The Batters reply was somewhat flat, as Liam Thacker and Andy Watson tore into them in the blinding low sunlight.  Greenwood, sharply stumped the opener Sharrif, as the Mallard quicks consigned six of the opposition back to the pavilion (three ducks) with only 17 showing on the board (eventually).  The pace men each took three wickets (3-7 and 3-10 respectively), with Watson actually managing to break a bail (He should be aware that the Treasurer will no doubt be sending him an invoice for this property damage, under the new regime’s funding model).  From then on, the skipper did not for one moment consider withdrawing his boot from the throat of the opposition.  Only two of the opposition batsmen were allowed to make any impression: Davidson reaching 10, and Wilkinson (batting no. 10), top-scoring with 18.

First change bowler, Stone, bowled a surprisingly high proportion of his deliveries on or around the off stump, giving keeper Greenwood little opportunity to demonstrate his athleticism down the leg side.  Only three byes were conceded during the innings, and sponsors of his distinctive protective headgear (which, I’m informed, simultaneously plays Radio 6 music) will certainly be happy.  Ankush and Nitsch weighed in with a wicket each at the end, to see Excelsior (who suffered from only having ten players) dismissed for 54 (including 10 extras) in just 15.3 overs. The 45–run victory was quick, clinical and ruthless – and the most comprehensive win in terms of runs against this particular opposition since 2013.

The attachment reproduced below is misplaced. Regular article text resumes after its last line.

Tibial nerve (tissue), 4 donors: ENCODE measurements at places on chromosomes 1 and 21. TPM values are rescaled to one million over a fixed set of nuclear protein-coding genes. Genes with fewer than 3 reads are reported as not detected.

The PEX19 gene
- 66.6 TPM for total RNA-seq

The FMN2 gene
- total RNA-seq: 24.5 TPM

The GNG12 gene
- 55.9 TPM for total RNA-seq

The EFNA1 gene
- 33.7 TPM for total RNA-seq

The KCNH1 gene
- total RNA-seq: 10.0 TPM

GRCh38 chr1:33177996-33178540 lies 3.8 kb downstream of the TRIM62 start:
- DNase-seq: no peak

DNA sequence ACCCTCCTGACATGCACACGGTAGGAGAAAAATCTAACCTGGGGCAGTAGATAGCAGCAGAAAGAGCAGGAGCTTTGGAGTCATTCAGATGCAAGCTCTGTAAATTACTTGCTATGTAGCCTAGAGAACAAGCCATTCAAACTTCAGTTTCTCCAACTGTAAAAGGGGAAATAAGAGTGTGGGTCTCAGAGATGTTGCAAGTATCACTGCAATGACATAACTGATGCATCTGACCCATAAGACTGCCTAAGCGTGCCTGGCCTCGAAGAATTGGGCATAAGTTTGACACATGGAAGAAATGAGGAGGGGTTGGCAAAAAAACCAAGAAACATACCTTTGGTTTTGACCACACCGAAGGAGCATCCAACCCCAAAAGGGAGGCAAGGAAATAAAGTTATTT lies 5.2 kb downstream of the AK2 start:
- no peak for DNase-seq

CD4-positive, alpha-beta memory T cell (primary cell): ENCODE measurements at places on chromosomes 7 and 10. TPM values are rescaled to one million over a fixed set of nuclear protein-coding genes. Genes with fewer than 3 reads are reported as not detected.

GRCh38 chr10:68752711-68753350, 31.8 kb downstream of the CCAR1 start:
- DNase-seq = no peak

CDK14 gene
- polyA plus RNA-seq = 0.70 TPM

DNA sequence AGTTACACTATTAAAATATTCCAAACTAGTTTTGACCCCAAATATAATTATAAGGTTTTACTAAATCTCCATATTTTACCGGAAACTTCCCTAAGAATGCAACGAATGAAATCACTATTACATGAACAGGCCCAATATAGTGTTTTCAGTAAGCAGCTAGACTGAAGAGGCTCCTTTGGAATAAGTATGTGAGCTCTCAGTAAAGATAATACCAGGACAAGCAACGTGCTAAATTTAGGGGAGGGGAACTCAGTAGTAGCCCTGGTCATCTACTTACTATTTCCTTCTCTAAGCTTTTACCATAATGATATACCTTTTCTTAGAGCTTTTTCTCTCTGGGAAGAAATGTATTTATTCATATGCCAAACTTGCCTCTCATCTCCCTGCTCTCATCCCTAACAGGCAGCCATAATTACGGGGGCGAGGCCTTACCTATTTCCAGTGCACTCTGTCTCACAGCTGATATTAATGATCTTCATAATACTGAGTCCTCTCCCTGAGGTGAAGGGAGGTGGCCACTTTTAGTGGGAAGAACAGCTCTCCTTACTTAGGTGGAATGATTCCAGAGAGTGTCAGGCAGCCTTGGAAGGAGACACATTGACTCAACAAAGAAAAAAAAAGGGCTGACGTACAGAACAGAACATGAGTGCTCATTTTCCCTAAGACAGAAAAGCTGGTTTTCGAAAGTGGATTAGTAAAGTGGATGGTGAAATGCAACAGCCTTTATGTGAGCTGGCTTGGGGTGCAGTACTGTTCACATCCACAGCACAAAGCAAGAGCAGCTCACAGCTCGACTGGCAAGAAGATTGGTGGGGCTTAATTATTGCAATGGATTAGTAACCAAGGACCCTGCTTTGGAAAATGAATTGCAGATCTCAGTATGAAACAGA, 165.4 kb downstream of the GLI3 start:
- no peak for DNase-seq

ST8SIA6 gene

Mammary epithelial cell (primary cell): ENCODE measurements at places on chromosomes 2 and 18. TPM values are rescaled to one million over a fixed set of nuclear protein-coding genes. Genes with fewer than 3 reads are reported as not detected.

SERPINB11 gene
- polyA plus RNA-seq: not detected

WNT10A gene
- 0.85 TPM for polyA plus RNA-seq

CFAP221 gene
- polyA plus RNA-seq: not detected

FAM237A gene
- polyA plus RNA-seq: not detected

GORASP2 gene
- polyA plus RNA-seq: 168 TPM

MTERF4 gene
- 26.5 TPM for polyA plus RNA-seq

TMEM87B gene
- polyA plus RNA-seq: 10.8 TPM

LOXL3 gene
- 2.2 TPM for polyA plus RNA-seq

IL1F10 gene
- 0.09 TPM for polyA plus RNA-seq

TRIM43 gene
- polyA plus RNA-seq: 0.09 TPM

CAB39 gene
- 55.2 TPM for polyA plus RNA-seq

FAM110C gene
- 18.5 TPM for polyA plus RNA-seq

After a slow and faltering start, the Mallards registered an emphatic win, and by 8.30pm the team were imbibing their cold beers, in bracing conditions outside the Wellington.  Already, every ball bowled had become faster and more unplayable, and every shot executed had the poise and power of anything served up by an England captain.  Needless to say, dropped catches and mis-fields were, by now, ‘quarter-chances’ or ‘simply impossible’.  In the divided and diminished shambles that is Britain in 2019, one of its hallowed and enduring institutions, Mallards CC, had demonstrated that out of chaos can emerge a spark of capability and hope for the future. At least for a few days….